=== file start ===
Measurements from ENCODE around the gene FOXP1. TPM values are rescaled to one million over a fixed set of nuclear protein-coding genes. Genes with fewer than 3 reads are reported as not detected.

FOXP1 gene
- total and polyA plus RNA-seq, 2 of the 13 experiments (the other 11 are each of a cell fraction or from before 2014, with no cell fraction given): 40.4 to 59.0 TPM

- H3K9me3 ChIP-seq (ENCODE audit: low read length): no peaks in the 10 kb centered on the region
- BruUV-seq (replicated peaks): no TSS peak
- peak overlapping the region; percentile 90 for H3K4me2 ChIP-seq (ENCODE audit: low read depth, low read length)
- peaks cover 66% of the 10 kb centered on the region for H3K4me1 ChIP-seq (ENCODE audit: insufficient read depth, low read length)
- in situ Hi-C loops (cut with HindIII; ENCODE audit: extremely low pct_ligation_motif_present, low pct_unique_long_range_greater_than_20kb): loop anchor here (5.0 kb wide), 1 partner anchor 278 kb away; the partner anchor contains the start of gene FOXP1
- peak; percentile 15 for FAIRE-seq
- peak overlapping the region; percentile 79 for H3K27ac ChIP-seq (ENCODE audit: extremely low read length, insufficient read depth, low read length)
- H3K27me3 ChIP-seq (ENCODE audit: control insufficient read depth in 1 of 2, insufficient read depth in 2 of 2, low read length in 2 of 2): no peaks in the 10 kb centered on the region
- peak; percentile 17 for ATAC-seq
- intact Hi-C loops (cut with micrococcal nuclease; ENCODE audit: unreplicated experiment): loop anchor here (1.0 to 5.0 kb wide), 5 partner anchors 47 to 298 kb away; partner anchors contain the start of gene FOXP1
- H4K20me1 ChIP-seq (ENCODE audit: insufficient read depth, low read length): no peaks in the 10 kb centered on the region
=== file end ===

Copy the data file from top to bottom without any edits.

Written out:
Measurements from ENCODE around the gene FOXP1. TPM values are rescaled to one million over a fixed set of nuclear protein-coding genes. Genes with fewer than 3 reads are reported as not detected.

FOXP1 gene
- total and polyA plus RNA-seq, 2 of the 13 experiments (the other 11 are each of a cell fraction or from before 2014, with no cell fraction given): 40.4 to 59.0 TPM

- H3K9me3 ChIP-seq (ENCODE audit: low read length): no peaks in the 10 kb centered on the region
- BruUV-seq (replicated peaks): no TSS peak
- peak overlapping the region; percentile 90 for H3K4me2 ChIP-seq (ENCODE audit: low read depth, low read length)
- peaks cover 66% of the 10 kb centered on the region for H3K4me1 ChIP-seq (ENCODE audit: insufficient read depth, low read length)
- in situ Hi-C loops (cut with HindIII; ENCODE audit: extremely low pct_ligation_motif_present, low pct_unique_long_range_greater_than_20kb): loop anchor here (5.0 kb wide), 1 partner anchor 278 kb away; the partner anchor contains the start of gene FOXP1
- peak; percentile 15 for FAIRE-seq
- peak overlapping the region; percentile 79 for H3K27ac ChIP-seq (ENCODE audit: extremely low read length, insufficient read depth, low read length)
- H3K27me3 ChIP-seq (ENCODE audit: control insufficient read depth in 1 of 2, insufficient read depth in 2 of 2, low read length in 2 of 2): no peaks in the 10 kb centered on the region
- peak; percentile 17 for ATAC-seq
- intact Hi-C loops (cut with micrococcal nuclease; ENCODE audit: unreplicated experiment): loop anchor here (1.0 to 5.0 kb wide), 5 partner anchors 47 to 298 kb away; partner anchors contain the start of gene FOXP1
- H4K20me1 ChIP-seq (ENCODE audit: insufficient read depth, low read length): no peaks in the 10 kb centered on the region